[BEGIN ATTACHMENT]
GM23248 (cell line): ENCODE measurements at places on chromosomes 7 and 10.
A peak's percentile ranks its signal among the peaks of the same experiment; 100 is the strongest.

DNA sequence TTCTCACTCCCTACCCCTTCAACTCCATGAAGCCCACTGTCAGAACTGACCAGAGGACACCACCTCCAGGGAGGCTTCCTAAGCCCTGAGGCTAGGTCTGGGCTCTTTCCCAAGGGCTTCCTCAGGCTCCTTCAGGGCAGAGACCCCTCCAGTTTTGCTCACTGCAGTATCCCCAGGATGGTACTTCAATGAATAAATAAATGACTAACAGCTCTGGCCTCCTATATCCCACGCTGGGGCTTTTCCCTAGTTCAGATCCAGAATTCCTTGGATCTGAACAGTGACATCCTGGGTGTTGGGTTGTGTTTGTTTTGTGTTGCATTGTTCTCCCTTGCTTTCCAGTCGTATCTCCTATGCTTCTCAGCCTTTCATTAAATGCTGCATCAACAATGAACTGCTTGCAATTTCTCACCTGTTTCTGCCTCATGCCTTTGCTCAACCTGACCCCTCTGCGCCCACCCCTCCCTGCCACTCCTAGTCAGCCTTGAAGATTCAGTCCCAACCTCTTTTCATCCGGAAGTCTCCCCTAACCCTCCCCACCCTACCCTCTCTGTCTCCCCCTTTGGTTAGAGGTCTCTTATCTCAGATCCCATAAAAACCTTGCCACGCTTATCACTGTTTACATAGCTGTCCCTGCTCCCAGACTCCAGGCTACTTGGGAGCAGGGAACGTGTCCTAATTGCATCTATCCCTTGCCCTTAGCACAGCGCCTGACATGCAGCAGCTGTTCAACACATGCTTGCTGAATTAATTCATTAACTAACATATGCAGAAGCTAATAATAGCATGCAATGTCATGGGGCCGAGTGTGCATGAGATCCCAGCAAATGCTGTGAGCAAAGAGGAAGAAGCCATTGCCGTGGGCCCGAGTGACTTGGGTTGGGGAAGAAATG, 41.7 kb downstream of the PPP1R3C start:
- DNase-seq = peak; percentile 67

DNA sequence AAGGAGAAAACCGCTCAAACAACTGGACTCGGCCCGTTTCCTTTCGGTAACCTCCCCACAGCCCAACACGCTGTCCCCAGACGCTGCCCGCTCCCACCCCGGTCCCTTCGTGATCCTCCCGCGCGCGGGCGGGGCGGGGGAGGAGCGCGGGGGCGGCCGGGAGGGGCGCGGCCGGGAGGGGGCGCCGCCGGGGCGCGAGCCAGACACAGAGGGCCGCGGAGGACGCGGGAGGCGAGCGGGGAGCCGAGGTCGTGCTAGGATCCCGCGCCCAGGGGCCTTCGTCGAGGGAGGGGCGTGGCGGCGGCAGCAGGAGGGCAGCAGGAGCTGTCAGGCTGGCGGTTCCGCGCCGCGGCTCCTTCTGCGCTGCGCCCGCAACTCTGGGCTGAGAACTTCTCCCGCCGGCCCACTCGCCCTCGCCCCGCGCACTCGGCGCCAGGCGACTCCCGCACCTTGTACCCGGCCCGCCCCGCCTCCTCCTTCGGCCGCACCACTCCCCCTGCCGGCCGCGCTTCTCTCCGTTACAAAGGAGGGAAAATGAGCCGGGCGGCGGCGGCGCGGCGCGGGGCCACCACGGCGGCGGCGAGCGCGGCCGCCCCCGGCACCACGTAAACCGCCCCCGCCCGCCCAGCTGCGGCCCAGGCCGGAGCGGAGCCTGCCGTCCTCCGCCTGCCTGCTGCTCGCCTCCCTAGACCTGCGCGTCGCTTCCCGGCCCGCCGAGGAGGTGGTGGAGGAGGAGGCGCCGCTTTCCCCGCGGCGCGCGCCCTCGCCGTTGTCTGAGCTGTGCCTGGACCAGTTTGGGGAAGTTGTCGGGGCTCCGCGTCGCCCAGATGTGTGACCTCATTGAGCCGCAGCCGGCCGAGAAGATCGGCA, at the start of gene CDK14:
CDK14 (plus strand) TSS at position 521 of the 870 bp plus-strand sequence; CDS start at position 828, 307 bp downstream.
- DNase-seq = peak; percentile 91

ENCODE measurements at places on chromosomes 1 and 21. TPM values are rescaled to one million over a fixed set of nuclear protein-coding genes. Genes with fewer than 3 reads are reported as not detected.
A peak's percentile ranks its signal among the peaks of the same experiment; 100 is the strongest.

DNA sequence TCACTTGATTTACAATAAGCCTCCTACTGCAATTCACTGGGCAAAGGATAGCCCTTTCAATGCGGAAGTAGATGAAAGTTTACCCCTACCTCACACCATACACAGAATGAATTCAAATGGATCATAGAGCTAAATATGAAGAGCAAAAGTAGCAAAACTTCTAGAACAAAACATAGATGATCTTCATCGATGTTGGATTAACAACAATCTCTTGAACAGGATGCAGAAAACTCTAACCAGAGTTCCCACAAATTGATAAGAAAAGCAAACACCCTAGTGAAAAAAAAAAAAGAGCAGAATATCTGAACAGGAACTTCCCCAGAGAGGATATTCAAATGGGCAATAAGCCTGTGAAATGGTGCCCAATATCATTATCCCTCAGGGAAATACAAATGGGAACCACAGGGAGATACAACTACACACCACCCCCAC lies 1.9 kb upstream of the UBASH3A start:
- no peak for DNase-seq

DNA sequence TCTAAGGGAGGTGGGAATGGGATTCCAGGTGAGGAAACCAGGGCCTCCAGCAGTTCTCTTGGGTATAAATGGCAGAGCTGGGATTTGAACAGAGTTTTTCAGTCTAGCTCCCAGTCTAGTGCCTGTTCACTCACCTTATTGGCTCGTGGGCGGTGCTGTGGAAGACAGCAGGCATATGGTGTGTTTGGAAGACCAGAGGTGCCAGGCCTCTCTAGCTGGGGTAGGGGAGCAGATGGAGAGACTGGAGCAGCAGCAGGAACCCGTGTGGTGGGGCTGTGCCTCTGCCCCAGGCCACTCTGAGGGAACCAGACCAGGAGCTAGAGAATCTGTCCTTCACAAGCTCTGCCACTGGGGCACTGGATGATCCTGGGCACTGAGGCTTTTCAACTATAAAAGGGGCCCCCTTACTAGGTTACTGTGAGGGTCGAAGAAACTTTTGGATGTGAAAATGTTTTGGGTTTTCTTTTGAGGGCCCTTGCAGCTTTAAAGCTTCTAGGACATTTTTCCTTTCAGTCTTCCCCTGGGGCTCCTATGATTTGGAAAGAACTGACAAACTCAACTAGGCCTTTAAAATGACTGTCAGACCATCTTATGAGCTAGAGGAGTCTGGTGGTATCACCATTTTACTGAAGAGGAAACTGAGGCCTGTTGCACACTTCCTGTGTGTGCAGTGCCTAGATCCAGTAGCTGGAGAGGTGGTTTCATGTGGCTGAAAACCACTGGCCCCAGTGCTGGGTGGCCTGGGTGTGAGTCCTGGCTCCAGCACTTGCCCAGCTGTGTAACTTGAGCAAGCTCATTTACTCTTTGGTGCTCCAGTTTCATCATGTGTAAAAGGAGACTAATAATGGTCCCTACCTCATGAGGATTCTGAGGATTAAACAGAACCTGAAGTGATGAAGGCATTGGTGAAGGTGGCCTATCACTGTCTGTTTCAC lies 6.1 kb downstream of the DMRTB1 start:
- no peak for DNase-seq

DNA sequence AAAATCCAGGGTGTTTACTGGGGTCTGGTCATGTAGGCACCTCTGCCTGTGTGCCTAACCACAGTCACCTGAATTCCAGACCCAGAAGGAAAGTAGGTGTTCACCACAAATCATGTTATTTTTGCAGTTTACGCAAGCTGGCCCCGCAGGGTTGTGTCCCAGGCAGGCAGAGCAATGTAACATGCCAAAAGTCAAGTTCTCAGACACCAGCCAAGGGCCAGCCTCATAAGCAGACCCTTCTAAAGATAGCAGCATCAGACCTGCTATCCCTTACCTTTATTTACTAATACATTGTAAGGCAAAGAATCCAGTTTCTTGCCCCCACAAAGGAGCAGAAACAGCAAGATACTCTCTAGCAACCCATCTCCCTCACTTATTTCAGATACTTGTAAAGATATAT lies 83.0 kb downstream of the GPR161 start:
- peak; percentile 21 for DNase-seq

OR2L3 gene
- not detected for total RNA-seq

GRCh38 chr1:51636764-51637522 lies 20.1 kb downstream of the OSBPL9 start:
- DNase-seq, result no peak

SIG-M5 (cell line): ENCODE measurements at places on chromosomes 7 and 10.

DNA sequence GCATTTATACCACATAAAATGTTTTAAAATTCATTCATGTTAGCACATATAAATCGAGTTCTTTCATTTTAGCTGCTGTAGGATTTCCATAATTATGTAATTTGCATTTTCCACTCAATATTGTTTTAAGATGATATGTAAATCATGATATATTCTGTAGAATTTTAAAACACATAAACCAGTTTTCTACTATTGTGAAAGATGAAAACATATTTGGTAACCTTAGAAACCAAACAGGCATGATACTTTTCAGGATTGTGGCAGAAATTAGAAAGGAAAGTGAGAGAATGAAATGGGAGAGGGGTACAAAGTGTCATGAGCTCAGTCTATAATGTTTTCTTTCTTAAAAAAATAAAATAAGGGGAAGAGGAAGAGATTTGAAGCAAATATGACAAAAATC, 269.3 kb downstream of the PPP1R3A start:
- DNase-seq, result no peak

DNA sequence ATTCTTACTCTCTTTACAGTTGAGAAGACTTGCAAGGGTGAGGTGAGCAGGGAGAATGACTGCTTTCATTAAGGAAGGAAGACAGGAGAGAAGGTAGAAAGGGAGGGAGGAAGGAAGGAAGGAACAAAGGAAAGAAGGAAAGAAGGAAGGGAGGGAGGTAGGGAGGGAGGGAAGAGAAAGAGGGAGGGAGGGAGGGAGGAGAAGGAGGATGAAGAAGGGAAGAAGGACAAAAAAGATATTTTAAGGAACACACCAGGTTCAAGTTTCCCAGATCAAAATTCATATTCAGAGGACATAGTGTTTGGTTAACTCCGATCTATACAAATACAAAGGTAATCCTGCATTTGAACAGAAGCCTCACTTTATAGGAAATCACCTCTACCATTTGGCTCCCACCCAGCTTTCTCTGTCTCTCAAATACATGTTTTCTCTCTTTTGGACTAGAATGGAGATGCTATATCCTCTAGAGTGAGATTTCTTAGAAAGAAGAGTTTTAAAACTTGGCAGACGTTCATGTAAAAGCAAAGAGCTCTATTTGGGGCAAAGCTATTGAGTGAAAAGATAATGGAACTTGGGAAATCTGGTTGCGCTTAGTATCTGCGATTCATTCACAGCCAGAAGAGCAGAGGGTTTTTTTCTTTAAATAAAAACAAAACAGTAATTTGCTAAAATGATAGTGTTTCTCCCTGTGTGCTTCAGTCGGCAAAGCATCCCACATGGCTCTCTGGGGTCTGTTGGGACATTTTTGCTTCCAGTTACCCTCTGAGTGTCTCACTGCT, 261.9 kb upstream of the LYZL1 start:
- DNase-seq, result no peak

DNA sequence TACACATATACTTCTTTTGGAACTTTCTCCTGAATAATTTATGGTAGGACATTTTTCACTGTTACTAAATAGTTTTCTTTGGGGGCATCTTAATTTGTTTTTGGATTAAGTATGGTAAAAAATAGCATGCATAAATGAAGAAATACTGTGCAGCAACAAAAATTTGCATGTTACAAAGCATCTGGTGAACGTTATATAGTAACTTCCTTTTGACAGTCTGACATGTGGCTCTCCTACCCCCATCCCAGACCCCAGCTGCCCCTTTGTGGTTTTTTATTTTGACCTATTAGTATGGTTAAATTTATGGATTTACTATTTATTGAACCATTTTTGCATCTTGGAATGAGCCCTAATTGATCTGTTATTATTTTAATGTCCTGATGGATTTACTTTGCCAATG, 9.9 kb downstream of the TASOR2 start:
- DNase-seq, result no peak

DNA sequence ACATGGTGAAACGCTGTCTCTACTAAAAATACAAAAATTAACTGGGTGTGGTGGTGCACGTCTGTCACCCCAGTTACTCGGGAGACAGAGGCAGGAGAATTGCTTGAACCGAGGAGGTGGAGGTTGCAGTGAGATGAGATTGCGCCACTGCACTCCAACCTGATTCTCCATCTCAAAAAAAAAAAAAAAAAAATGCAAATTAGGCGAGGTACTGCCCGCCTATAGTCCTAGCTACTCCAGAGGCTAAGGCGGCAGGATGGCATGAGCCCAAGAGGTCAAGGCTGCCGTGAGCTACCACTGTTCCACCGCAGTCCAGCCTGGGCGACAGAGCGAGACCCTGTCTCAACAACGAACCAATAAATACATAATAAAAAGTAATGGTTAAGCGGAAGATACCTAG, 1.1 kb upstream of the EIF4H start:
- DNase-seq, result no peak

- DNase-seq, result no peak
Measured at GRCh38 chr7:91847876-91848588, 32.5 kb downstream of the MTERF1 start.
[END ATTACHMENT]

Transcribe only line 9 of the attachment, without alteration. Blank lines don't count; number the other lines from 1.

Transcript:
A peak's percentile ranks its signal among the peaks of the same experiment; 100 is the strongest.